Wal-Mart, go away, or at least become something vastly different, say lefties and an occasional commentator on the right. But the American people voted on the issue on the day after Thanksgiving, and guess what? Once more they came out heavily for the discount retailer.
The vote was not the sort where you go to the polls and cast ballots, but where you go to the store and spend your dollars. When the Christmas shopping season officially began, Americans did not show up in numbers pleasing to most retail outlets. They did descend in something closer to hoped-for hordes on discount operations, and especially on Wal-Mart, which saw a nice spurt in sales from 2004.
It was no accident, but a consequence of aggressive, smart marketing and, most of all, of the factor that sets Wal-Mart apart from so many of its competitors, very low, affordable prices. To some critics, these low prices have too high a cost _ that’s the theme of an anti-Wal-Mart movie making the rounds. The prices, say the critics, are a consequence of such factors as low wages and imports from abroad and of driving some small businesses out of town.
Yes, OK, and let’s add something: The prices are a boon to the poor.
A boon to the poor? Absolutely. Among those making the claim, I discovered in scanning newspaper commentaries on the subject, is Jason Furman, a top economic adviser for Democrats, a visiting scholar at New York University and very much a liberal.
He notes in a Web discussion that the “price differences” between Wal-Mart and other outlets “are staggering.”
“Wal-Mart prices are, on average, 8 to 40 percent lower than what people would pay elsewhere,” he writes, referring to a study showing that the annual savings for consumers could be as much as $2,300 per household. “There are few public policies that I’ve advocated that would make a difference as big as that,” he said.
Low-income Americans don’t have to have the fact beaten into them. Along with those making more money, they flock to Wal-Mart to stretch their dollars. The Wal-Mart critics harp on the low wages of Wal-Mart employees even though the firm’s successful business model might face disintegration if the firm were made to pay low-skill positions much above their market value. Besides keeping prices low, this model has enabled the chain to create 1.3 million jobs, more than created by any other single U.S. employer. Many of those employees might be jobless if not for a relatively non-interventionist economic system that allows Wal-Mart to thrive.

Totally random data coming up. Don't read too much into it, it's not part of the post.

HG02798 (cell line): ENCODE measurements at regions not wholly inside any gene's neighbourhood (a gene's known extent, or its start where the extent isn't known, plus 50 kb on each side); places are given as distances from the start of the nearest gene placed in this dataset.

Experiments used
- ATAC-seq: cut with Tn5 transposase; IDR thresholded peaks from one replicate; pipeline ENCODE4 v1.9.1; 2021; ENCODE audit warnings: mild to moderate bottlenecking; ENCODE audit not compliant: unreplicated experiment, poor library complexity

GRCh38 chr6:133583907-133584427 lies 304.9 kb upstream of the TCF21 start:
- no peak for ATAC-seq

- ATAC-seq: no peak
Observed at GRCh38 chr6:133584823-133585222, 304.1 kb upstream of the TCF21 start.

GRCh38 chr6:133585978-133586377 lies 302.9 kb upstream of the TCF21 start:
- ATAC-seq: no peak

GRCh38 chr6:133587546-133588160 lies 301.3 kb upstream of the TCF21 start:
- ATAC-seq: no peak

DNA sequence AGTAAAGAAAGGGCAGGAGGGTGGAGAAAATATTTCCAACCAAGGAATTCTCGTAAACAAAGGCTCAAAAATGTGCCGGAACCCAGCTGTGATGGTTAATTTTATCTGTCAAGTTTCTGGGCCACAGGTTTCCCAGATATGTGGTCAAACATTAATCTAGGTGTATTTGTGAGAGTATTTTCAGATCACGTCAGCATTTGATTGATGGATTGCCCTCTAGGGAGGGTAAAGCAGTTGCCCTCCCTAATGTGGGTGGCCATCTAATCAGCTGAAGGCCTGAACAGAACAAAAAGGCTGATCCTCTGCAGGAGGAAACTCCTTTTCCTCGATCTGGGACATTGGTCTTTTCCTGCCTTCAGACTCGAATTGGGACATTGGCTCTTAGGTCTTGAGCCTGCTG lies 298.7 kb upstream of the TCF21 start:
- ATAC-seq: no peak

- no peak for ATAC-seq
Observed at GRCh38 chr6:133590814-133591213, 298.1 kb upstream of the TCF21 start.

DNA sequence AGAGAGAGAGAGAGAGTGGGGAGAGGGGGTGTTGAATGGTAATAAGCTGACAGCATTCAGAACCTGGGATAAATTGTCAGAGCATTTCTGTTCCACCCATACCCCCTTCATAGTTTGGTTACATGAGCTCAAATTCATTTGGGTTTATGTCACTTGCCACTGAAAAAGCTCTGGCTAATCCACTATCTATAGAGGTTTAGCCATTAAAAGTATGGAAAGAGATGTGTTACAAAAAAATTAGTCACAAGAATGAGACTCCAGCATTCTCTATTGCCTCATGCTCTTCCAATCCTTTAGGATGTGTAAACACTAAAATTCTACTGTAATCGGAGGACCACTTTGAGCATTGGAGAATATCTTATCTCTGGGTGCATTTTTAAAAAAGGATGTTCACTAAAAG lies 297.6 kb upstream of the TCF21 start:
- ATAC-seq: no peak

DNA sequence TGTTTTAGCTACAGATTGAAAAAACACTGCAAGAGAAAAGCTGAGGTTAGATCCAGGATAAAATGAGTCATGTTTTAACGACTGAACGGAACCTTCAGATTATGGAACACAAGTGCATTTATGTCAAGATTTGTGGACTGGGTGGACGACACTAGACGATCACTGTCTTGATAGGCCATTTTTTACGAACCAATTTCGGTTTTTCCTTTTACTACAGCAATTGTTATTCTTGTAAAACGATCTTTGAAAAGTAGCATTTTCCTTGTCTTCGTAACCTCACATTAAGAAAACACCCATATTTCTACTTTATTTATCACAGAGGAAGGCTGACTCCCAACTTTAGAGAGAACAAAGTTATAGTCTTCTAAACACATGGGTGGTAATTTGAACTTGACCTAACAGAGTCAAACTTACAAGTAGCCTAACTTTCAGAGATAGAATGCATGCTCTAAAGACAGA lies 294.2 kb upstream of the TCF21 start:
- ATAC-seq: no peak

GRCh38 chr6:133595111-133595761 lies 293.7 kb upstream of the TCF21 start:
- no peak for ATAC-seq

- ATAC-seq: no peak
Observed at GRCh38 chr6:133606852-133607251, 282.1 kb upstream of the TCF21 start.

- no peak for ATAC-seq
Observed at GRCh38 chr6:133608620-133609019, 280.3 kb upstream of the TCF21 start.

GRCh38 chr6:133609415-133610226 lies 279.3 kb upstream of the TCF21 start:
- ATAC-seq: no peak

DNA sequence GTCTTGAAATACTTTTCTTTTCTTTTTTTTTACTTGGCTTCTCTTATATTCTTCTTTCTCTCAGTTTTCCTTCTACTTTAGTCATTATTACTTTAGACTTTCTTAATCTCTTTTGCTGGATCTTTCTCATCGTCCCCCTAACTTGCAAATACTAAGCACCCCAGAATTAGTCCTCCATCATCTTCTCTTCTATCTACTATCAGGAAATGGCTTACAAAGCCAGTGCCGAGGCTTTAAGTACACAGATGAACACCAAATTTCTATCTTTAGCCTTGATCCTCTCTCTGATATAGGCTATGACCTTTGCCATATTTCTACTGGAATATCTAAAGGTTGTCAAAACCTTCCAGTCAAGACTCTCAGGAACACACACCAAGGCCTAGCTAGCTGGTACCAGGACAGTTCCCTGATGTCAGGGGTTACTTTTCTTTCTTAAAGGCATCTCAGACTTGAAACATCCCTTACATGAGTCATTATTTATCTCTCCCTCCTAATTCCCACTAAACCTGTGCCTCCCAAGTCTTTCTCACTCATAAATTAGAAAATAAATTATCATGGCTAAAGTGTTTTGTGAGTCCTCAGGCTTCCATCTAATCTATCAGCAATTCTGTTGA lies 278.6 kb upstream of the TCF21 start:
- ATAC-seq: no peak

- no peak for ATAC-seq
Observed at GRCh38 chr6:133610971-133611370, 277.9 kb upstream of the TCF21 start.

This vital truth is not keeping some state legislatures from seeking out ways to force higher pay. The legislators, none of whom have probably ever served their constituents a fraction as well as Wal-Mart, should look over their shoulders at how Europe’s welfare-state forays have led to unemployment rates twice as high as in this country. The insistence of some pundits that Wal-Mart embrace unions forgets a history voluminously affirming that unions are far from an unmitigated good. It forgets, too, that tough federal law makes it impossible for companies to prevent unions if enough employees genuinely want them.
One critic _ denying that it’s essentially look-down-their-noses elitist types who frown on, oh dear, that very common place, Wal-Mart _ says those who fight new stores are folks who hate what the auto traffic will mean, that sort of thing. I guess so, but local governments tend to heed majority sentiment, whatever this critic thinks. The leftists who complain about Wal-Mart selling many products from abroad just refuse to get it that free trade is a great benefactor to people of all lands, including ours, even if the extent of globalization is currently disorienting.
A conservative critic _ Stephen Bainbridge, a professor of law at UCLA _ is more on track when he worries about the ugliness of Wal-Mart buildings and about small businesses folding as Wal-Mart stores prosper. His solution is that local governments should respect their zoning plans and do nothing to subsidize Wal-Mart.
He is right, of course.
I don’t adore Wal-Mart, but I do shop there sometimes and find that it pays. In the final analysis, it seems to me, it is deeply American: a business reaching out democratically to people of every income status, and the product of an entrepreneurial vitality that many societies routinely smother. Its critics, with important exceptions, have a withering socialist glare in their eyes, despite all we have learned about the life-diminishing misconceptions of socialism.
(Jay Ambrose, formerly Washington director of editorial policy for Scripps Howard newspapers and the editor of dailies in El Paso, Texas, and Denver, is a columnist living in Colorado. He can be reached at SpeaktoJay(at)aol.com.)